The reality is, there is no empirical evidence that any medication, chemical or substance is effective as treatment against COVID-19. Some compounds could help with symptomatic relief but are not effective medical treatments for the disease yet.
There is a difference between proposed treatments for symptoms (e.g. vitamin C) and a proposed curative treatment for the disease27.
The WHO are focusing on some promising drugs which are currently licensed for treating other conditions. These include an experimental antiviral compound called remdesivir; the malaria medications chloroquine and hydroxychloroquine; and a combination of two HIV drugs, lopinavir and ritonavir.
[-link to previous article discussing digital advancements proposing treatment]
What does it take to develop an effective treatment for a disease and have it approved for market?
The medication’s efficacy would need to be tested, it’s safety profile would have to be proven and longer-term studies on its use in wider population groups need to be studied which all take time, from 7 years and sometimes up to 12 years28.
When would a treatment for COVID-19 be ready?
One of the benefits of researching existing approved drugs is that we already know they are safe, so in theory it would take less time to get the drug approved to treat corona. Time will tell if any treatment will be available fast enough to impact the current pandemic.
What do we know about the current potential treatment, remdesivir, reported to be in use in several active clinical trials around the world?
medDigital first wrote about the Chinese and American investigations into remdesivir as a potential treatment for COVID-19 back in February 2020. Since then, it has risen in prominence as more investigative trials have opened in different countries around the world (including the WHO’s adaptive, randomised, open-label multi-centre safety and efficacy trial in hospitalised adults)30.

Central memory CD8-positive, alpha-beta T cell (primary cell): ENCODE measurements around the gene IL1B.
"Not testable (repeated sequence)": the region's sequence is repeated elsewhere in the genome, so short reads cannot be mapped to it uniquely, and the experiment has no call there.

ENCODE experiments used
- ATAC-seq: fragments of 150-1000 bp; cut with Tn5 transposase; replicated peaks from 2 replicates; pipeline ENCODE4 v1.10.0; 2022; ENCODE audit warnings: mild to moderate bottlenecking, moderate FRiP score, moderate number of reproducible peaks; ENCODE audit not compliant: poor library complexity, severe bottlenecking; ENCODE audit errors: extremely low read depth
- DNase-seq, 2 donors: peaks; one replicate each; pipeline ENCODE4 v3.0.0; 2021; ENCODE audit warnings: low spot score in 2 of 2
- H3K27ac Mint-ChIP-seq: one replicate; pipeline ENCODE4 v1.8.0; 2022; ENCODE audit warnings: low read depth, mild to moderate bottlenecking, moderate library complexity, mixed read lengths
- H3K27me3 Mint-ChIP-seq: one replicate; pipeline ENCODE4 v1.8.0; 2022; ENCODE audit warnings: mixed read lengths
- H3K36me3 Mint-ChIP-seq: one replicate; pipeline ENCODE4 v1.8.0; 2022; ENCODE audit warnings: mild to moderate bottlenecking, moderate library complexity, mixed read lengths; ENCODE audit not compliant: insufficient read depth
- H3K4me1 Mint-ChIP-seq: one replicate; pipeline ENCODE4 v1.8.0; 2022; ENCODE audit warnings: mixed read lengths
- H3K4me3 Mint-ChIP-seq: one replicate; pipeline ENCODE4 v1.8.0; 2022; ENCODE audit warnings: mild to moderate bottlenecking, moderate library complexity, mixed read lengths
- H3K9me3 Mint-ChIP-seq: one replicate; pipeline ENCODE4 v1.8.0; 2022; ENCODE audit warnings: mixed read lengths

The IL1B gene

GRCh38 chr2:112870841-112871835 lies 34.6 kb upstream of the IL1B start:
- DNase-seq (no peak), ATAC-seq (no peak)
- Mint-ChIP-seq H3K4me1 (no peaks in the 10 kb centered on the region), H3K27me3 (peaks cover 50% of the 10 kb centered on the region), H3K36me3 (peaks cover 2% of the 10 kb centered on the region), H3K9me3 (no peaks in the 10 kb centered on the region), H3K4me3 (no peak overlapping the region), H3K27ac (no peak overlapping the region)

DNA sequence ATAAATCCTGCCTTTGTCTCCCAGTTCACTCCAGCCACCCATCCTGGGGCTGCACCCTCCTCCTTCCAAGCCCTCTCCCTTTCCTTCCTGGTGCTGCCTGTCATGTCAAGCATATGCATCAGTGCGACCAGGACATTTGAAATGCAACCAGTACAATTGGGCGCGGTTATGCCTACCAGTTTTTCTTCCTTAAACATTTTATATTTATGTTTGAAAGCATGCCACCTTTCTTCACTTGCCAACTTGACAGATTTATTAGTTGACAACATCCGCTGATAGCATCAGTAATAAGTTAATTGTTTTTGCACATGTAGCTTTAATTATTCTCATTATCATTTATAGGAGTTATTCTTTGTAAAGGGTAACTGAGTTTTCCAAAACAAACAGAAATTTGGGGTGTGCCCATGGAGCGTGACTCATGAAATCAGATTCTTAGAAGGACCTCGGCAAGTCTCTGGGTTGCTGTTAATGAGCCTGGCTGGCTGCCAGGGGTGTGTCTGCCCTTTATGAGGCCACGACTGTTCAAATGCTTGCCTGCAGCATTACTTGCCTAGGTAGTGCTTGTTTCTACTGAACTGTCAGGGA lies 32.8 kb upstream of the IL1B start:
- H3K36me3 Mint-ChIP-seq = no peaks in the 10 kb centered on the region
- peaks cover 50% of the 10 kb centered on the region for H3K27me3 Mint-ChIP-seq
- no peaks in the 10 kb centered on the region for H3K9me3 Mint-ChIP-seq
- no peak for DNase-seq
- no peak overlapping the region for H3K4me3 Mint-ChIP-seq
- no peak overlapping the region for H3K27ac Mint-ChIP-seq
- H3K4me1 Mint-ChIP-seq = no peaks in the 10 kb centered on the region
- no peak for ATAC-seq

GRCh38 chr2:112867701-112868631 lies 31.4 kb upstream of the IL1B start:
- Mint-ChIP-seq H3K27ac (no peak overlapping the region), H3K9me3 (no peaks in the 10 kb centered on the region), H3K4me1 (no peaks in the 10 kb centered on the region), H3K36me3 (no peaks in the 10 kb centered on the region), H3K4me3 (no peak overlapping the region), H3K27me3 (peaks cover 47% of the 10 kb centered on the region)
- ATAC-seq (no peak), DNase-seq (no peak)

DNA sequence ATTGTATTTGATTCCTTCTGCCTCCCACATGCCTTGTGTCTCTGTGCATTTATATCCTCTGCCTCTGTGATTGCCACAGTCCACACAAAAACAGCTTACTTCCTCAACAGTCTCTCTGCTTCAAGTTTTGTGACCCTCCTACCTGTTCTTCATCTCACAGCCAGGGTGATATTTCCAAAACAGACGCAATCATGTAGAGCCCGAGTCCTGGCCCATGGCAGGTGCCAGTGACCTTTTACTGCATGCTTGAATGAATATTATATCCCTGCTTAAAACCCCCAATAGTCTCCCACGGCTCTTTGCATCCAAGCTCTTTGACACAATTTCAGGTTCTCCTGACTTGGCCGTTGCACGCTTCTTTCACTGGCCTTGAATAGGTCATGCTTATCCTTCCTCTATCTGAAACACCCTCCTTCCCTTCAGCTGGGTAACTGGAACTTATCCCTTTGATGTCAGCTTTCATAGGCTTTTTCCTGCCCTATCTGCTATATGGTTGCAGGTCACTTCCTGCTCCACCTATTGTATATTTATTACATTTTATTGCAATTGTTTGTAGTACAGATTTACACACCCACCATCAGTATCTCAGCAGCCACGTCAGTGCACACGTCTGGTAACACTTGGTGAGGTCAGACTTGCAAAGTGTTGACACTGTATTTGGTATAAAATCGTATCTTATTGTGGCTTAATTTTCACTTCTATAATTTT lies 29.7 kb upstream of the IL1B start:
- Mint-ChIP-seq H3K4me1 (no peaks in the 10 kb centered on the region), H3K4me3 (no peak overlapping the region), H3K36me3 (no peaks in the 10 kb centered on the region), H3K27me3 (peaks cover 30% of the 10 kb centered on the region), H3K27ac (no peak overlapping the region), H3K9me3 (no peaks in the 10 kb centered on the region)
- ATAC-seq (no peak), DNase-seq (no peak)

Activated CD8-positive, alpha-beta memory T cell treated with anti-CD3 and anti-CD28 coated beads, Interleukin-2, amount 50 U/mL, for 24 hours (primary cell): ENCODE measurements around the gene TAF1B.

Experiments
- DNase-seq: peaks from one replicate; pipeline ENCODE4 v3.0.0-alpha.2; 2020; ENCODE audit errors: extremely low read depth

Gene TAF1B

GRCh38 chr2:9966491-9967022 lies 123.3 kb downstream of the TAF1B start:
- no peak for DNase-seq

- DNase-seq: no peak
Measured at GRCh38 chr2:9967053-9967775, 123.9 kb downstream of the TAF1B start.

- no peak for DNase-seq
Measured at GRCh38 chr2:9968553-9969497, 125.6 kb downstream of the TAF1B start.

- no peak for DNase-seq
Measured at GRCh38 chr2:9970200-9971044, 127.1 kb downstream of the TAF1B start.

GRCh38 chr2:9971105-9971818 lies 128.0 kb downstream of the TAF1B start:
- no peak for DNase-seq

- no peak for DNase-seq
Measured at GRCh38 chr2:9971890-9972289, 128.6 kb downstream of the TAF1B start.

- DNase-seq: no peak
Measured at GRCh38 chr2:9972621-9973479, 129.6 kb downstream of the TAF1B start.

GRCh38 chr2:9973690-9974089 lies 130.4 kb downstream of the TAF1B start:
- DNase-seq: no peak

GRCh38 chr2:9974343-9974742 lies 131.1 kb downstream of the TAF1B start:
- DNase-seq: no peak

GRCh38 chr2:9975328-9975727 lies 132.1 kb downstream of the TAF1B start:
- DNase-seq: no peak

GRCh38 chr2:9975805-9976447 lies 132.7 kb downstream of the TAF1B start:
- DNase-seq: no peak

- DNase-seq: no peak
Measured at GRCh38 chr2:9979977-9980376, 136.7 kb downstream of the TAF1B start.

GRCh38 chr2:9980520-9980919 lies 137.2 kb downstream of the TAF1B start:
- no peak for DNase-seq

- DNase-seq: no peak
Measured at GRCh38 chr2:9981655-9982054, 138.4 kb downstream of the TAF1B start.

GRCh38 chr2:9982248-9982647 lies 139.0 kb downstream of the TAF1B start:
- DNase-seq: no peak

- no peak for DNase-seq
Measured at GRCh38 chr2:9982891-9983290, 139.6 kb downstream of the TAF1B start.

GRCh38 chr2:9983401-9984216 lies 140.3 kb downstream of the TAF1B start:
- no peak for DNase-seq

The Food and Drug Administration (FDA) in the USA has rapidly authorised remdesivir for the treatment of coronavirus patients but this is not a formal approval – so far, the investigative medication has not been officially approved for any purpose anywhere in the world.
Interim clinical data in the international trial has indicated remdesivir shortened recovery time from 15 to 11 days in hospitalised patients31, which resulted in a stop to the study when there was clear evidence the drug was effective.
The Principal Investigator of the study, Dr Andre Khalil of the University of Nebraska, noted that sicker patients (across the racial, gender and age spectrums) fared as well on remdesivir and their average time to recover is slightly faster, regardless of whether they began treatment before or after 10 days of symptoms32.
These results are a sign of hope for an effective treatment’s availability in the battle against COVID-19, though there is a consensus that wider scale studies and more data are needed, and as of May 2020, it looks like this will be incoming by the end of the year.
What do we know about hydroxychloroquine as a potential treatment for COVID-19?
Of all potential treatments under recent investigation, the anti-malarial drug hydroxychloroquine has been mentioned in various new media the most – likely due to the President of the United States, Donald Trump’s admission33 that he has been taking it in an attempt to prevent hydroxychloroquine.
The latest (as of 22nd May 2020) study in the Lancet reports34 that hydroxychloroquine might increase the number of deaths among those in hospital with COVID-19 (with death rates of 9% in a control group compared to 18% in patients treated with hydroxychloroquine, and even higher in those treated with a comination of hydroxychloroquine and antibiotics) and there were no benefits to treating coronavirus patients with the drug.
Shortly after this research was published, the WHO announced it had halted its testing of the drug over safety fears35. Hydoxychloroquine has been shown to be safe for malaria and conditions such as lupus or arthritis but there is no evidence from any clinical trial that it should be recommended for use in treating COVID-1936.